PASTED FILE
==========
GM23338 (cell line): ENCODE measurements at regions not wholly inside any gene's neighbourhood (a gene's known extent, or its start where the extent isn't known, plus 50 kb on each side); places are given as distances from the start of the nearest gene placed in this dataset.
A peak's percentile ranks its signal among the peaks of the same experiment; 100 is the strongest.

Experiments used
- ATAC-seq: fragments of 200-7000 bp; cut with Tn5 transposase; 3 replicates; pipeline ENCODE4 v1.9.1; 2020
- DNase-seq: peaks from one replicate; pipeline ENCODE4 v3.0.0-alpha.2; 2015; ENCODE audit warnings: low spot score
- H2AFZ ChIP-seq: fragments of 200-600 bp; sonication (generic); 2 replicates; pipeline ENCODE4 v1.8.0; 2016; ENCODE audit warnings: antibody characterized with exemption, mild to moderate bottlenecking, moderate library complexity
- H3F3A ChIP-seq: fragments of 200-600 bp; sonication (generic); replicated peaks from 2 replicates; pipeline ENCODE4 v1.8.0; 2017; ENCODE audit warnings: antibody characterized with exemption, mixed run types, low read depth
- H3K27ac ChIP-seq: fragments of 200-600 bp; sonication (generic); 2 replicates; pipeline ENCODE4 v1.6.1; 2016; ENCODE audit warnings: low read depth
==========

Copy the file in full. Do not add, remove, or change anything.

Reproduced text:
GM23338 (cell line): ENCODE measurements at regions not wholly inside any gene's neighbourhood (a gene's known extent, or its start where the extent isn't known, plus 50 kb on each side); places are given as distances from the start of the nearest gene placed in this dataset.
A peak's percentile ranks its signal among the peaks of the same experiment; 100 is the strongest.

Experiments used
- ATAC-seq: fragments of 200-7000 bp; cut with Tn5 transposase; 3 replicates; pipeline ENCODE4 v1.9.1; 2020
- DNase-seq: peaks from one replicate; pipeline ENCODE4 v3.0.0-alpha.2; 2015; ENCODE audit warnings: low spot score
- H2AFZ ChIP-seq: fragments of 200-600 bp; sonication (generic); 2 replicates; pipeline ENCODE4 v1.8.0; 2016; ENCODE audit warnings: antibody characterized with exemption, mild to moderate bottlenecking, moderate library complexity
- H3F3A ChIP-seq: fragments of 200-600 bp; sonication (generic); replicated peaks from 2 replicates; pipeline ENCODE4 v1.8.0; 2017; ENCODE audit warnings: antibody characterized with exemption, mixed run types, low read depth
- H3K27ac ChIP-seq: fragments of 200-600 bp; sonication (generic); 2 replicates; pipeline ENCODE4 v1.6.1; 2016; ENCODE audit warnings: low read depth